Lifestyle

Not fun, guy: fungi, other ailments put Washington madrone trees in decade-long funk

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Five of the homes we’ve lived in here in Kitsap County have had a madrone Arbutus menziesii in the garden. It may be my most favorite of all the trees.

This magnificent tree provides shelter for birds and insects, along with food and nectar, with its lily-of-the valley, pieris-blossom-like flowers. Its peeling bark and multicolored trunk and branches lend an ever-changing pattern of shadow and light. The evergreen leaves are a glossy very dark green with a much lighter underside often described as glaucus or white. Red-orange berries provide food for creatures including humans who in the past would make jellies out of the fruit. Arbutus menziesii has several medicinal uses and native peoples used it for a multitude of purposes.

For more than 10 years, though, the madrones in our Washington State neighborhoods have been suffering from a host of maladies. Some are fungal in nature and others involve root rots called phytophthoras. Canker can also attack the tree. More than 21 fungi have been identified as using madrone as their host plant. Some researches say there are more than 39 fungi that invade madrone.

Arbutus menziesii can grow 50 to 100 feet in the wild and in our developed gardens will grow to at least 20 to 50 feet. The trees lean out on the edge of forests, hold banks together and love sun. They’re native to California, Oregon and British Columbia. Flowers appear in March through May, depending on the region. Berries follow next and each year the tree sheds — first the flowers, then the berries and what seems like hundreds of leaves. Birds eat the fruit and deposit madrone seeds all over our gardens where they sprout up quite easily if the soil is to their liking. Their growing region is from shorelines up to as high as 5,000 feet above sea level.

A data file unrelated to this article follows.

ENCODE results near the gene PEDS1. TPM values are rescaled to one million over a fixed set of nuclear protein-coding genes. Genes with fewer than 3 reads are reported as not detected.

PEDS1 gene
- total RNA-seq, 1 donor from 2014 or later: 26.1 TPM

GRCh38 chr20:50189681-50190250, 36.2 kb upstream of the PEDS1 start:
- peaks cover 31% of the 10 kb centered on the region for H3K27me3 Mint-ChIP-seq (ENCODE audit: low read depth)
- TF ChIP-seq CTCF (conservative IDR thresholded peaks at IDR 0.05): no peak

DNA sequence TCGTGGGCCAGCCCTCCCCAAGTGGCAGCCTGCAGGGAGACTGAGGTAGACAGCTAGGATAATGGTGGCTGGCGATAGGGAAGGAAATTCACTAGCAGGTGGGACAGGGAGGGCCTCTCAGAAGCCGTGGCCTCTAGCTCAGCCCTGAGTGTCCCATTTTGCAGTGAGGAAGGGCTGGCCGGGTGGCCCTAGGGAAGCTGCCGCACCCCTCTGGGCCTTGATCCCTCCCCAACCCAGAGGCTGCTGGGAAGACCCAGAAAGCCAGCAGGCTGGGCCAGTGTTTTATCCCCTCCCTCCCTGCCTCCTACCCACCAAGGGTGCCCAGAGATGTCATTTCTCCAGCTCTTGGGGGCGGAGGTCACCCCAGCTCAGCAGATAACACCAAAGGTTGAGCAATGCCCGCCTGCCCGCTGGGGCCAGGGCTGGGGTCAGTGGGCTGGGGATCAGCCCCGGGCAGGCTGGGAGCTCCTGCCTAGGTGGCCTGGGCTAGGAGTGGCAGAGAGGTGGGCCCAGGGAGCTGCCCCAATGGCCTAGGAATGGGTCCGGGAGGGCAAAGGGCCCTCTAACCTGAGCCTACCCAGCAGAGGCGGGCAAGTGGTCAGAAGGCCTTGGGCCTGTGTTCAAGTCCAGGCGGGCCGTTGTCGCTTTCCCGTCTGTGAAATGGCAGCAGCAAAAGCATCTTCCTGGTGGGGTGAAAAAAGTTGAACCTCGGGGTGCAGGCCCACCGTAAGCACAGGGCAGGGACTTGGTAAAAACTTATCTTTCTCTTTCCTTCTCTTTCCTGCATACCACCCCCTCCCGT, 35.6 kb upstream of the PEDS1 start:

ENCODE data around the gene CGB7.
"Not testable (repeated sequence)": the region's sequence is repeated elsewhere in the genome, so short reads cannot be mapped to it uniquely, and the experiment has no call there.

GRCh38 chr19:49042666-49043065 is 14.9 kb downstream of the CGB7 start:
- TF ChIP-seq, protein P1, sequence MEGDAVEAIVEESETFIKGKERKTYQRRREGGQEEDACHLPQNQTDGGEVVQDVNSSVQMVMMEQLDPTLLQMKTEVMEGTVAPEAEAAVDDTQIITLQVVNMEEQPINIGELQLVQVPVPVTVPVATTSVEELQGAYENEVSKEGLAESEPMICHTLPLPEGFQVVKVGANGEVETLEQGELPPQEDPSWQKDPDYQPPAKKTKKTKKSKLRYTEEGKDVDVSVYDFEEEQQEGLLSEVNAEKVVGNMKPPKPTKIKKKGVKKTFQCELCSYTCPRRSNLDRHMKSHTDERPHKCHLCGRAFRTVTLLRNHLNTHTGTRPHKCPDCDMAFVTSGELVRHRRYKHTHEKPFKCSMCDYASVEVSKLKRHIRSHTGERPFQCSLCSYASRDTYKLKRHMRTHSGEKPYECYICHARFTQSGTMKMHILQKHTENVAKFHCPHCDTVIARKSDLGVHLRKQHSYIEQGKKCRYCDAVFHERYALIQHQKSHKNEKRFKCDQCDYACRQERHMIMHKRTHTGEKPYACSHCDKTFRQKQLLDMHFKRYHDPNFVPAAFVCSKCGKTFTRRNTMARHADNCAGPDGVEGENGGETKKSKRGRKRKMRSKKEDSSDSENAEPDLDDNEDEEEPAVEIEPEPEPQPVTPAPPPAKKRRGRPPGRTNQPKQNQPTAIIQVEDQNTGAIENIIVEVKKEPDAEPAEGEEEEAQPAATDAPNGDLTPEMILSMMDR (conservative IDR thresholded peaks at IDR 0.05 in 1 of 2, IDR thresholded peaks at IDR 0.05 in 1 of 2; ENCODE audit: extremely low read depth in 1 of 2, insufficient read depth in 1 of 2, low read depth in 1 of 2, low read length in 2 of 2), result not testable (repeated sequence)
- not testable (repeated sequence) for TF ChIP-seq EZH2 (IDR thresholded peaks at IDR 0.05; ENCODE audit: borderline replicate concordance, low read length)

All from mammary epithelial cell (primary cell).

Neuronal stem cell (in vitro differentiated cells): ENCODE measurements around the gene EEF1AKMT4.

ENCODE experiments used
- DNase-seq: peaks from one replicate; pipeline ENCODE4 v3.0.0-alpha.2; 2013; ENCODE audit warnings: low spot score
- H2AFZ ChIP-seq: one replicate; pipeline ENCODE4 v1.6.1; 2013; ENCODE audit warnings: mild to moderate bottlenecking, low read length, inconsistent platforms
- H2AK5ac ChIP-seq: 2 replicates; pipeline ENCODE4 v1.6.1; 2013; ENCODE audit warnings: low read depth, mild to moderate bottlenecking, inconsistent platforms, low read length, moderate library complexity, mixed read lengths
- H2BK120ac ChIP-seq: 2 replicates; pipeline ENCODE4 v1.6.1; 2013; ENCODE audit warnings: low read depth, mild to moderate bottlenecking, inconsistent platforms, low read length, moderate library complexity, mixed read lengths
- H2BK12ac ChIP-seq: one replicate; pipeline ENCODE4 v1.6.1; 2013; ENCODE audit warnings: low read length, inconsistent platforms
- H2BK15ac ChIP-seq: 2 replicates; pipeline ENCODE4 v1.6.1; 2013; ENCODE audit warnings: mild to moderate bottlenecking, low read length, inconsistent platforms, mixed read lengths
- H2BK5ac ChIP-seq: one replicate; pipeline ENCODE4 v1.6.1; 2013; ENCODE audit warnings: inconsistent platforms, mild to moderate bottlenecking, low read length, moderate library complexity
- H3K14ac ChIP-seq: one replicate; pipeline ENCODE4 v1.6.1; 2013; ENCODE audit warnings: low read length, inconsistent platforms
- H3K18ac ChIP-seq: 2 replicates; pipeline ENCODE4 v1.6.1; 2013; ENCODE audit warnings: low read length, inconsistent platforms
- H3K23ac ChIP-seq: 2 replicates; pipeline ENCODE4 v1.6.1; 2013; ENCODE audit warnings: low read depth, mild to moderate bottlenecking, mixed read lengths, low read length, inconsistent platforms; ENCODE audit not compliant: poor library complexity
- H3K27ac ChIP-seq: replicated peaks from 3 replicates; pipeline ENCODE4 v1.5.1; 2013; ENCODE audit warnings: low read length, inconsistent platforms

Over the past several years we’ve received quite a few calls from local gardeners about the madrones in their gardens encountering problems. Several articles have been written citing property development as one of the causes. Madrones do not like to have their roots and soil structure disturbed. Marianne Elliot from University of Washington College of Forest Resources has studied madrones extensively and has quantified and examined the diseases, fungi and cankers that attack madrones.

The fungi that is the most noticeable is exhibited by spots on the leaves, which over time completely cover much of the foliage, turning it a charcoal black. Some trees die from this condition. Others will lose limbs to it, yet survive. The best way to handle this condition is to rake up and dispose of the foliage on the ground. Prune off the dead branches. If the madrone dies completely, cut it down. It will often resprout sending up new shoots from the base of the stump. The new growth often escapes the fungal disease for many years until the tree begins to mature again into a towering height. New seedlings often escape the fungi too.

If you’re fortunate enough to have a healthy Arbutus menziesii in your garden or neighborhood enjoy it as long as you can. Remember too, that many species will change over time to overcome the diseases that are affecting their predecessors. Let’s all hope for the best for our native madrones.

For more information visit these Web sites:

• seattletimes.nwsource.com/html/outdoors/2002049584_nwwmadrona30.html

• www.rainyside.com/features/plant_gallery/nativeplants/Arbutus_menziesii.html

• www.ubcbotanicalgarden.org/potd/2006/09/arbutus_menziesii.php

• www.ubcbotanicalgarden.org/potd/2006/09/arbutus_menziesii.php

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